Focus and blur have a reason in a picture when they come together. Blur alone is just a loss of an important element in the photography art, unless it has a reason, like obscuring nudity or creating an additional value... but what is the value of an entirely blurred picture?

  • \$\begingroup\$ I don't want to be 'that guy' but sometimes when my camera's auto WB just isn't doing it and I don't have big enough a white object to get a good meter photograph, I take whatever white thing I have, lay it out on the floor, focus the lens to where it is as blurry as possible then set the frame over the object so that as much of the frame is white as possible. I then use that picture as my white balance meter. Ghetto, but functional. \$\endgroup\$ Commented Dec 16, 2011 at 0:33
  • \$\begingroup\$ An article on Thomas Ruff's series "Nudes," the earliest of which come from the late 90s: theguardian.com/artanddesign/2012/mar/02/… -- food for thought. \$\endgroup\$
    – moorej
    Commented Jul 17, 2015 at 17:55

3 Answers 3


Shooting blurred photos can be considered opposite of black and white photography - while black and white is about hiding colors to bring out shapes and shadows, blurring helps to reveal colors by hiding shapes and shadows. An interesting subcategory is a combination of the opposites - black and white blurs - where distractions by both details and colors are hidden away to bring out larger shapes or patterns.

Blurred images could be used for several purposes, like

  • to hide boring shapes that have interesting colors;
  • to hide unwanted details on interesting shapes;
  • to give feeling of mind-boggling motion;
  • to evoke memories - colors/shapes alone can trigger some memories stronger than same image with details - because only the colors/shapes match memories of other people, not the details;
  • to initiate curiosity - a blurred image and a catchy title might induce a person into taking some action, like reading accompanying article;
  • to differ from the ubiquitous super-sharp photography;
  • to suggest a hurried "caught moment";
  • to suggest that someone is leaving (walked out of focus);
  • to create some new shapes with light sources leaving stripes in the frame.

As an example, Michael Orton is a photographer who has taken lots of great blurred images. The roots of creating blurry images are, however, much older, starting with (pre-)impressionist painters like Joseph Mallord William Turner (aka "the painter of light") and Claude Monet.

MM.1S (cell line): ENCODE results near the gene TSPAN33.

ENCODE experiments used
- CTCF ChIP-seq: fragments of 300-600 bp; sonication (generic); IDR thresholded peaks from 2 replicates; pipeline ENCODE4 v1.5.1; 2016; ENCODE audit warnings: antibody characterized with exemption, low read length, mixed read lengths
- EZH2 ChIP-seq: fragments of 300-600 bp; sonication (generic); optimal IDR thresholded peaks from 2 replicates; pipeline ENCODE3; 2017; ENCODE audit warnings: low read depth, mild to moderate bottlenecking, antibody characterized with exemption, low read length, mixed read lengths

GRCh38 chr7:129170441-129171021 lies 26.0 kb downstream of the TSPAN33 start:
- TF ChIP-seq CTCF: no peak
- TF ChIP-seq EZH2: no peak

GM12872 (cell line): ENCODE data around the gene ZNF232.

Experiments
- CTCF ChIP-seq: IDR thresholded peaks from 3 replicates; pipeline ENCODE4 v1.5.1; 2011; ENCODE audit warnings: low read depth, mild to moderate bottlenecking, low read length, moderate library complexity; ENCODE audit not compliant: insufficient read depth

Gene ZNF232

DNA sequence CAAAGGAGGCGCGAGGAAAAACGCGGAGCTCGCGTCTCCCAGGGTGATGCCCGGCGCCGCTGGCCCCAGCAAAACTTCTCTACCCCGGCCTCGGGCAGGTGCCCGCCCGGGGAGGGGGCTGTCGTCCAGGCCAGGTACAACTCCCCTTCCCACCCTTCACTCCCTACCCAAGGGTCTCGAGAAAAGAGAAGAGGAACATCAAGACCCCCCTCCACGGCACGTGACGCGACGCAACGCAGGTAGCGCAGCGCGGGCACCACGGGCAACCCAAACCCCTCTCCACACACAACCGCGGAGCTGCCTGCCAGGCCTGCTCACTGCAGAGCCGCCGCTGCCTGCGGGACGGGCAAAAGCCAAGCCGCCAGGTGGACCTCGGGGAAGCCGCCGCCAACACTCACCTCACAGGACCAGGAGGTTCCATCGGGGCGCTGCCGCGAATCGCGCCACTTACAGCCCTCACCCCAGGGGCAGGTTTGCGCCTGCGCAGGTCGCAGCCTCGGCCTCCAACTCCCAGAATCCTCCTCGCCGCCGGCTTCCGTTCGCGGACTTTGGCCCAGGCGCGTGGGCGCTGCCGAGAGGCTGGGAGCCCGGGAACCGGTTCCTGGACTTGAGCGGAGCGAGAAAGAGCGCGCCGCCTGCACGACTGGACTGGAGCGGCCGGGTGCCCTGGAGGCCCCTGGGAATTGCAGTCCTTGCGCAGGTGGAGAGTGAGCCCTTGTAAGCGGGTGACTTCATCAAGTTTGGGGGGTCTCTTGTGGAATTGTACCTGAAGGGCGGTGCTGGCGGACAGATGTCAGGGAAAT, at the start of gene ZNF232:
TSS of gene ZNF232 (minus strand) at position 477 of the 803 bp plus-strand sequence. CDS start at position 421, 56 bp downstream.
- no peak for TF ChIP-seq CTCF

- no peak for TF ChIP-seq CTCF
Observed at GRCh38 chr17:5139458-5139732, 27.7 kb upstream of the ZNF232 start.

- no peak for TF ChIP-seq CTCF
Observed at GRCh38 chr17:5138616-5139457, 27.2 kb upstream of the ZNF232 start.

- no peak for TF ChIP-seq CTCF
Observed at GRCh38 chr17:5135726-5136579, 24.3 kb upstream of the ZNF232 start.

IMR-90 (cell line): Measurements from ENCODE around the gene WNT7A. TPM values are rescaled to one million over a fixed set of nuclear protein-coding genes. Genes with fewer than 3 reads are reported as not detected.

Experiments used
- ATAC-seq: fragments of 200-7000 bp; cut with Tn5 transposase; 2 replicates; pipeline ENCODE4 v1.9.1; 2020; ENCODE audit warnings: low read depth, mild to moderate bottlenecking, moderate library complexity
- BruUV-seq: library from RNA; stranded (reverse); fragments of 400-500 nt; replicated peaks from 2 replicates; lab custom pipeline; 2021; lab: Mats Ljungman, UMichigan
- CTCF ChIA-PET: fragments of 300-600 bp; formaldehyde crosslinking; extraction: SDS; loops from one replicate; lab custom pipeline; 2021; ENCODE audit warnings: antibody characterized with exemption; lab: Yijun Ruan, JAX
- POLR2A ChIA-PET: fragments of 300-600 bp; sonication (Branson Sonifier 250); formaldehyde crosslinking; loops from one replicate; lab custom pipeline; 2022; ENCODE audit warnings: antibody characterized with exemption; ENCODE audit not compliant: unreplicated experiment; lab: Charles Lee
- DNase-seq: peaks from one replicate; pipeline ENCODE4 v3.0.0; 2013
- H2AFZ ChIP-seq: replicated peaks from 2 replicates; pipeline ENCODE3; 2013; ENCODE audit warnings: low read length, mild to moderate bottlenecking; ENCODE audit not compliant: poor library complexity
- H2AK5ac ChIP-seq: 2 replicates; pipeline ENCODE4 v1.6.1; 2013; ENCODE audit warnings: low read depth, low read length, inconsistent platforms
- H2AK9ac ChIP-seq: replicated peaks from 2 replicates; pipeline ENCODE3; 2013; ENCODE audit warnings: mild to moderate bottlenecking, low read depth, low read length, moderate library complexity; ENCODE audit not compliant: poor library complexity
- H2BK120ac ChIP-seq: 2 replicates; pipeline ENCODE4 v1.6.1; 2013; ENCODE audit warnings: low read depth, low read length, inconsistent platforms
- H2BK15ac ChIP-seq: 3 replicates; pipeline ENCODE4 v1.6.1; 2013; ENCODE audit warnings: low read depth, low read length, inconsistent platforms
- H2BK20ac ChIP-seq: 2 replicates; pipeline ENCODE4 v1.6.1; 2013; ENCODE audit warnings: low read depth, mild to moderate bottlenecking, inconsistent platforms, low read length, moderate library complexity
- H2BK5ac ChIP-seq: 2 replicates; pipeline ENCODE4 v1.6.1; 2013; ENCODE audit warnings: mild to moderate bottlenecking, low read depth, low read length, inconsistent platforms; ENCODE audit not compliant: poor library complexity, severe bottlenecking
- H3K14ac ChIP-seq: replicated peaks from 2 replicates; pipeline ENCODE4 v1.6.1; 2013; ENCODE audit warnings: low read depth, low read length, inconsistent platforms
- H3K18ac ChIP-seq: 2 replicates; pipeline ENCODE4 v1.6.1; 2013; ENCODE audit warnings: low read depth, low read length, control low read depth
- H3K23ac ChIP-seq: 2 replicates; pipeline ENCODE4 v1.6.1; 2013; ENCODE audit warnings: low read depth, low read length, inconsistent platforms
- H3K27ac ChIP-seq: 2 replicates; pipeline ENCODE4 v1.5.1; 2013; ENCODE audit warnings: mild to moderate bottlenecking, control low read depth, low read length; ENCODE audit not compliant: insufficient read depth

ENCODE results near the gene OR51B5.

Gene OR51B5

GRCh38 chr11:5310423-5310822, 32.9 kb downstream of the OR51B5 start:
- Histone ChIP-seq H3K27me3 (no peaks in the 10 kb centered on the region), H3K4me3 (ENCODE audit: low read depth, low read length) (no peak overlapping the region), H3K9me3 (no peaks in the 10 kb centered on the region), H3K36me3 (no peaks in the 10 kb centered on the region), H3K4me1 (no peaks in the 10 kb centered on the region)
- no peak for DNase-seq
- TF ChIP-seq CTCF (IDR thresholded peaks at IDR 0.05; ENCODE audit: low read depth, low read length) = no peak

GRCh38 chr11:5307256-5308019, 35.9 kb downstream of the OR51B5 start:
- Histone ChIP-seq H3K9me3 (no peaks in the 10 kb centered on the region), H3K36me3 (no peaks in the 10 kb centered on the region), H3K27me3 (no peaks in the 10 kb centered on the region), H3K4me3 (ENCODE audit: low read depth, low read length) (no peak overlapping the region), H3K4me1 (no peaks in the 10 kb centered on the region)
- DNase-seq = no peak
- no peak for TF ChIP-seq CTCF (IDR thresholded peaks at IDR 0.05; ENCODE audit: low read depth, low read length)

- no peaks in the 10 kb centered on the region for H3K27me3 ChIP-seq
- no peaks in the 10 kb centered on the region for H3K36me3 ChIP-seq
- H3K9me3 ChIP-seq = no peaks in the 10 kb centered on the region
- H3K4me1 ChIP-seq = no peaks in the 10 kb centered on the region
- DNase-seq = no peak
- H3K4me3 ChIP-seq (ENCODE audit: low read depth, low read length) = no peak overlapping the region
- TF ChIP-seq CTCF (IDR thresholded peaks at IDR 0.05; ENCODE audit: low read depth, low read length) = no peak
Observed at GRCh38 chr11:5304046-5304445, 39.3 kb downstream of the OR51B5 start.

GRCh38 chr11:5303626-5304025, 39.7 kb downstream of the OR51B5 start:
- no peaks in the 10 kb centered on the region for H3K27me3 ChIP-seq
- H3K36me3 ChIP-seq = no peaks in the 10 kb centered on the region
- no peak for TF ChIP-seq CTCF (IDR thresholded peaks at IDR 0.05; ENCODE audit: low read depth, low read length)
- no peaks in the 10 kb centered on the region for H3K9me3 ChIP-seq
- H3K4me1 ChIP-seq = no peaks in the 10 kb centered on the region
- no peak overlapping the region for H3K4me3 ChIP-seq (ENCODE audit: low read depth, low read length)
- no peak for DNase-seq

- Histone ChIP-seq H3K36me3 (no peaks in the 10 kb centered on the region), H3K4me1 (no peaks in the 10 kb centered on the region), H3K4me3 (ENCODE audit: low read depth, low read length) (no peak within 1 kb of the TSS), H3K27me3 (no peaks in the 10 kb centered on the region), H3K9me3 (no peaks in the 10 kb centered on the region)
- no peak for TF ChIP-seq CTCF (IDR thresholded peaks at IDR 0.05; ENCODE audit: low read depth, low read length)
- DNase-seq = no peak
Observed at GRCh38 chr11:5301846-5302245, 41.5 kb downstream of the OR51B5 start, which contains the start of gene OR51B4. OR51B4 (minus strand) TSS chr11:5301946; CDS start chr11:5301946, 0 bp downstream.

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    \$\begingroup\$ Thanks dear Michael for you detailed reply. I am sure many of your points are valid...but is total blur a new trend, and what does it represent in the photography world...? \$\endgroup\$ Commented Nov 29, 2011 at 11:29
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    \$\begingroup\$ Oh, I'm not Michael, just a fan of his work :) But no, it's not a new trend, impressionists like Claude Monet and J.M.W. Turner are still the classics of blurry art. \$\endgroup\$
    – Imre
    Commented Nov 29, 2011 at 11:49
  • \$\begingroup\$ Wow, the Michael Orton images are great. Thanks for sharing the link @Imre. \$\endgroup\$ Commented Dec 2, 2011 at 2:04
  • \$\begingroup\$ Some 20th (and 21st) century artists who employed blur in their work come to mind: Marcel Duchamp "Nude Descending a Staircase" Giacomo Balla "Dynamism of a Dog on a Leash" and more recently Gerhard Richter (works sometimes referred to as "the photo paintings." Both Balla and Richter make direct reference to the aesthetics of photography in their work. independent.co.uk/arts-entertainment/art/great-works/… gerhard-richter.com/en/art/paintings/photo-paintings/… \$\endgroup\$
    – moorej
    Commented Jul 17, 2015 at 18:58

One more suggestion: if the picture is meant to be a background for something else (like a computer desktop, a printed page or a work of art), then the "something else" forms the foreground of the resulting work, and the picture in the background should not excessively distract the viewer from it. Thus, a completely blurred or defocused picture may be exactly what the overall composition needs.

It's also worth noting that not all blur is the same: for example, motion blur only loses detail along the direction of motion, but retains variations orthogonal to it. Besides, blurring can also add detail. For example, a defocused photo can show the camera's bokeh, while motion blur adds information about the movement of the subject (and/or the camera). An extreme example would be star trail photography, where the motion blur is provided by the Earth's rotation. Obviously, these images are blurred by definition — but that blur is precisely the subject of the image.

  • \$\begingroup\$ This would have been my answer; a blurred image as part of a larger work can be very useful. \$\endgroup\$
    – Flimzy
    Commented Nov 29, 2011 at 21:13

I'll add another possibility to @Imre's excellent list: full-image blur can give impressions of disconnectedness, loneliness, mental haze, etc. All of these are potential emotions that you wish to convey.


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